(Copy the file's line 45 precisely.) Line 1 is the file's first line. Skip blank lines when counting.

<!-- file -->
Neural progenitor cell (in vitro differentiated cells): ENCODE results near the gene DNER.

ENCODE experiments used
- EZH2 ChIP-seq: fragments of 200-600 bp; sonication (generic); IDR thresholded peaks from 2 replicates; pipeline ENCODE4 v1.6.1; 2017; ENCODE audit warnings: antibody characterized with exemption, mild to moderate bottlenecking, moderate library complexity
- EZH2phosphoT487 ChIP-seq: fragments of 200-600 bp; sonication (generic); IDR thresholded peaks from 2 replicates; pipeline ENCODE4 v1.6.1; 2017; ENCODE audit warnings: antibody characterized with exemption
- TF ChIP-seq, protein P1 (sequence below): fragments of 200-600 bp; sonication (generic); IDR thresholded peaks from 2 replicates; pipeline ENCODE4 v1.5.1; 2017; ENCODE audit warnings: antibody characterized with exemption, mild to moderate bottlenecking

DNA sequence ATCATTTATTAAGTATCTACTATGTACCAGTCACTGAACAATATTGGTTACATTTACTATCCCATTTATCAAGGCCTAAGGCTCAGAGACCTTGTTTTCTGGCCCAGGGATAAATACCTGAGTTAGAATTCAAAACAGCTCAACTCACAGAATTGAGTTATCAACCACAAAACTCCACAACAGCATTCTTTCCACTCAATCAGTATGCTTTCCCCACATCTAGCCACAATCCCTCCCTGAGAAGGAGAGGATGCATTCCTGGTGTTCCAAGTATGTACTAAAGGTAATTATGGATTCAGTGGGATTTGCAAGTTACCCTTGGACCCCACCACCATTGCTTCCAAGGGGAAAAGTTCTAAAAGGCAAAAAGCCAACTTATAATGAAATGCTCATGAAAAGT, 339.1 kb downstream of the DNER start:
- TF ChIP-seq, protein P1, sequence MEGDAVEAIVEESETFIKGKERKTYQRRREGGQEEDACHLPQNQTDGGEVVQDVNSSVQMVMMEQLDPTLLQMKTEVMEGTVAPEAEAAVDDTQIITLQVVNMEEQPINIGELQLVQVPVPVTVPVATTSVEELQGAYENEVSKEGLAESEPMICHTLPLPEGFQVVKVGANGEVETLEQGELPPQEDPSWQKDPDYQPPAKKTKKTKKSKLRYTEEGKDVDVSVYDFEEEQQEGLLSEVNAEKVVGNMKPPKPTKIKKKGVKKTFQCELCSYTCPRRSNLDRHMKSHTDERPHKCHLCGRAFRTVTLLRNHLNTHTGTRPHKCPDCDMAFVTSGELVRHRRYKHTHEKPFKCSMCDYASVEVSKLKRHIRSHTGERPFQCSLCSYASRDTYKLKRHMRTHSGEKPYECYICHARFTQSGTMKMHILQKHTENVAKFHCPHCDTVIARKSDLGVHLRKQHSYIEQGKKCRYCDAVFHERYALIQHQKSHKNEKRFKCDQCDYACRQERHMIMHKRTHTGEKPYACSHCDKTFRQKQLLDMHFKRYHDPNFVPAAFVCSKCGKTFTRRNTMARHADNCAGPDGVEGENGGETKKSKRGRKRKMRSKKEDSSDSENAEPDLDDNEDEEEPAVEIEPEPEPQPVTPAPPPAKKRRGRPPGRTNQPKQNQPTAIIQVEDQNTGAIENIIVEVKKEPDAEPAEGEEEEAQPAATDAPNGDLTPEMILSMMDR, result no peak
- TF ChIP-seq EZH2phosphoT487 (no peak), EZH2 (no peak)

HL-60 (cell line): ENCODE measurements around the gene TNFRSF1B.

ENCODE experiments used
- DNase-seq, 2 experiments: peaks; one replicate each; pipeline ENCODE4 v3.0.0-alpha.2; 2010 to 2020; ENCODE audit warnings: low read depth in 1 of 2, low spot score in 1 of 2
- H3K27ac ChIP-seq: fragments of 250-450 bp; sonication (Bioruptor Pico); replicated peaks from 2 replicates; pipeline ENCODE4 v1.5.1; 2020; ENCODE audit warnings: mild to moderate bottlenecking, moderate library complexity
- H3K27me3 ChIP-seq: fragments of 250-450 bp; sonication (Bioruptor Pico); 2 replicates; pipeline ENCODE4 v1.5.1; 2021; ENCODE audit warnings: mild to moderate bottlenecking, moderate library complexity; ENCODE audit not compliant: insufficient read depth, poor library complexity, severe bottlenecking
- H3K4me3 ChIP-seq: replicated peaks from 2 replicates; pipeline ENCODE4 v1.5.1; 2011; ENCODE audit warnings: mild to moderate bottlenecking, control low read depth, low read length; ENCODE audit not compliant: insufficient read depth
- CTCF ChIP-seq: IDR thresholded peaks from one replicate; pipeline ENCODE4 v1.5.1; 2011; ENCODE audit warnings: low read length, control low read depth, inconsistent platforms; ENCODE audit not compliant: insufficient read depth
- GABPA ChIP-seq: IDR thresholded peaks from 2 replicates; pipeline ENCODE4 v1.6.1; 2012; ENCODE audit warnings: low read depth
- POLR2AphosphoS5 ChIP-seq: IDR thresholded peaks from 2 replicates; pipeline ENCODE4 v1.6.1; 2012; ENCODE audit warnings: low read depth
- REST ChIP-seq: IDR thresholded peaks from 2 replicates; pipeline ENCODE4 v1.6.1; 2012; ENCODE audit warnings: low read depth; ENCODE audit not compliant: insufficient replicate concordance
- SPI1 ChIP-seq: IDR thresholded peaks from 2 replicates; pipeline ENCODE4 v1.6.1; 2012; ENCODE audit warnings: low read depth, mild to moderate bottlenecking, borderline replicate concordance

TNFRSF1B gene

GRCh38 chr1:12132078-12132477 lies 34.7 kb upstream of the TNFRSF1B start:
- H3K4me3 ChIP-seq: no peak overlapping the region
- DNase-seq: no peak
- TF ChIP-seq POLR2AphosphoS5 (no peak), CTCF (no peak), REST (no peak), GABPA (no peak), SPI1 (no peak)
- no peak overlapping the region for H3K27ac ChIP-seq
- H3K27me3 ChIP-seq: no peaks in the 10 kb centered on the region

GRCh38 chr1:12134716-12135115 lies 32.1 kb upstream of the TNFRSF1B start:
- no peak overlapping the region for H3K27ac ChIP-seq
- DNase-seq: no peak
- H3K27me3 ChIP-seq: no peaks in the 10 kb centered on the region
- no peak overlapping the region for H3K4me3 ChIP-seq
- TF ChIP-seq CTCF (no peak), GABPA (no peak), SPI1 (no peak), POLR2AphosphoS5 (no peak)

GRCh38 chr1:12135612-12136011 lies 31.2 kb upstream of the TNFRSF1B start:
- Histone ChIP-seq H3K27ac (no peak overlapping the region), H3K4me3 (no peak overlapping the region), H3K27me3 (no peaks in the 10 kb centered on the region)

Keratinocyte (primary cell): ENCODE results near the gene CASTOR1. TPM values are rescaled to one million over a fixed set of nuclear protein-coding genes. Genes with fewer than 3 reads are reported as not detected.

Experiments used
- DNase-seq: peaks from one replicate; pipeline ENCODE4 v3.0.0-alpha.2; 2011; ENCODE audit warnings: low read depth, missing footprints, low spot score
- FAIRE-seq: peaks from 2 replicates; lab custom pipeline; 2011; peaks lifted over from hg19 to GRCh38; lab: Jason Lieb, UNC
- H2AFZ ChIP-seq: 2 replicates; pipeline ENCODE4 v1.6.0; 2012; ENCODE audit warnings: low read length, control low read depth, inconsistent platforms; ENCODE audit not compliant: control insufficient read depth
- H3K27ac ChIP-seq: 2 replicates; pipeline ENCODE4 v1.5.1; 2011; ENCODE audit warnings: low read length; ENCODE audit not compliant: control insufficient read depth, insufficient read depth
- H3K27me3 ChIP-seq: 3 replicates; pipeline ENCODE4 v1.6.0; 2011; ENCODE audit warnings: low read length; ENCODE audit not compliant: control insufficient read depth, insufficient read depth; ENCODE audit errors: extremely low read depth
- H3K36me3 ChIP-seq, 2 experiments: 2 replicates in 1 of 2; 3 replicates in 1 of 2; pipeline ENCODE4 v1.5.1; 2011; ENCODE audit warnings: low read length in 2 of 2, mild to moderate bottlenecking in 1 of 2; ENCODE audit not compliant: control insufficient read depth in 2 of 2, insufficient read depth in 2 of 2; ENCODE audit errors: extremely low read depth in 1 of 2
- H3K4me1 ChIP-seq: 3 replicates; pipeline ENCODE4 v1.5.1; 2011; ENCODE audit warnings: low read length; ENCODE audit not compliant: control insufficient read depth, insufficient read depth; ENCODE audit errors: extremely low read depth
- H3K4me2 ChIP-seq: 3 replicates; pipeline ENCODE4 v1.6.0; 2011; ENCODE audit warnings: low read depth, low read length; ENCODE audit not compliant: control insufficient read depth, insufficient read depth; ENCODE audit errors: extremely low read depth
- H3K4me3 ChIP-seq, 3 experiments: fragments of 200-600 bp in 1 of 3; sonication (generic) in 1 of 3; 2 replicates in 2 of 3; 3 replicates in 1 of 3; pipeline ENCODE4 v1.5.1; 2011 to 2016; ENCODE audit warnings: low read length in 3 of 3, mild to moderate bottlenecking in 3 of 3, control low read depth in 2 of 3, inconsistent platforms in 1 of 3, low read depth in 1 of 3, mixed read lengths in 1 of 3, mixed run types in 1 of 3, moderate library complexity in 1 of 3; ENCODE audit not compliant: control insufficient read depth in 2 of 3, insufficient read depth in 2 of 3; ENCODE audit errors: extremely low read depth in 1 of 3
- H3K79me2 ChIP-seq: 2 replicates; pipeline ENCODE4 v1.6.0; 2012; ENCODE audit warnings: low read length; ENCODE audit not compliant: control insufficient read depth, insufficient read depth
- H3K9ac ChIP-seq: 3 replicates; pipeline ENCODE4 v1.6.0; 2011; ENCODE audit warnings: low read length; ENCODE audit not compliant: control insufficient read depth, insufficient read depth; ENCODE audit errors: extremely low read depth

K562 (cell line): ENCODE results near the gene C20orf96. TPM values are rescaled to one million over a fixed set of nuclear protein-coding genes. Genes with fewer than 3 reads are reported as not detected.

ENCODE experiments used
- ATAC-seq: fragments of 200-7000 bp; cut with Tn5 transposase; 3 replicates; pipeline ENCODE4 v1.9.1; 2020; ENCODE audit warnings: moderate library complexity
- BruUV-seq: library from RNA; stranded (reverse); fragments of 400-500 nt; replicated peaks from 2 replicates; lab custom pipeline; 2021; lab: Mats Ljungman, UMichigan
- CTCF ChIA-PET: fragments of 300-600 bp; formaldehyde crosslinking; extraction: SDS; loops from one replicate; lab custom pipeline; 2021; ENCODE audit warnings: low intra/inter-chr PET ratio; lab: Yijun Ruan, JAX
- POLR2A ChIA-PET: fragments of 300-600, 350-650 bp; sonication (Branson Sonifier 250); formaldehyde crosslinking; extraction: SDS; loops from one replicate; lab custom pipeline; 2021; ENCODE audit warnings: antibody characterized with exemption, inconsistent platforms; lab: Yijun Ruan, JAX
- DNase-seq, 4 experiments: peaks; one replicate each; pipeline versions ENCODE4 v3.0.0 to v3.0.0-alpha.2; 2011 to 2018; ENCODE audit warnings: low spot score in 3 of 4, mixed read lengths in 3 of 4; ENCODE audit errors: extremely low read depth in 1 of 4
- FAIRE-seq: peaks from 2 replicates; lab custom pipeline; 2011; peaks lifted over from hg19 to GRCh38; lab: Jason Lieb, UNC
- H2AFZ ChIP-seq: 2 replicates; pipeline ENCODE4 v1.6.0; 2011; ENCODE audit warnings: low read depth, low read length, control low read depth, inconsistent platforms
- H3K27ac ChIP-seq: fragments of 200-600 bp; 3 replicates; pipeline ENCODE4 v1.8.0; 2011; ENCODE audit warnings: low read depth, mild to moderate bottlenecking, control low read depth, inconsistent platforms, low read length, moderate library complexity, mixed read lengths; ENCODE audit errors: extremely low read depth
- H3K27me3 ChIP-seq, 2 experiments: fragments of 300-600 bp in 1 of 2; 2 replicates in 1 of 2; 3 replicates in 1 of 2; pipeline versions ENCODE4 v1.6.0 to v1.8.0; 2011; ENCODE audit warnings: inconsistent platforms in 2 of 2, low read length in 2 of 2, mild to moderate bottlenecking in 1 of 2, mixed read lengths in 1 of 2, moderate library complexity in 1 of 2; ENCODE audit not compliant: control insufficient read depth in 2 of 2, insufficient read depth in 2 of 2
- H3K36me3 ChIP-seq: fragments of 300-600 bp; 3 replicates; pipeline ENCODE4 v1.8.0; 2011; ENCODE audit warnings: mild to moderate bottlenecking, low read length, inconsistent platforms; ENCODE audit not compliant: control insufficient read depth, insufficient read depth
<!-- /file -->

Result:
- H3K4me3 ChIP-seq, 3 experiments: fragments of 200-600 bp in 1 of 3; sonication (generic) in 1 of 3; 2 replicates in 2 of 3; 3 replicates in 1 of 3; pipeline ENCODE4 v1.5.1; 2011 to 2016; ENCODE audit warnings: low read length in 3 of 3, mild to moderate bottlenecking in 3 of 3, control low read depth in 2 of 3, inconsistent platforms in 1 of 3, low read depth in 1 of 3, mixed read lengths in 1 of 3, mixed run types in 1 of 3, moderate library complexity in 1 of 3; ENCODE audit not compliant: control insufficient read depth in 2 of 3, insufficient read depth in 2 of 3; ENCODE audit errors: extremely low read depth in 1 of 3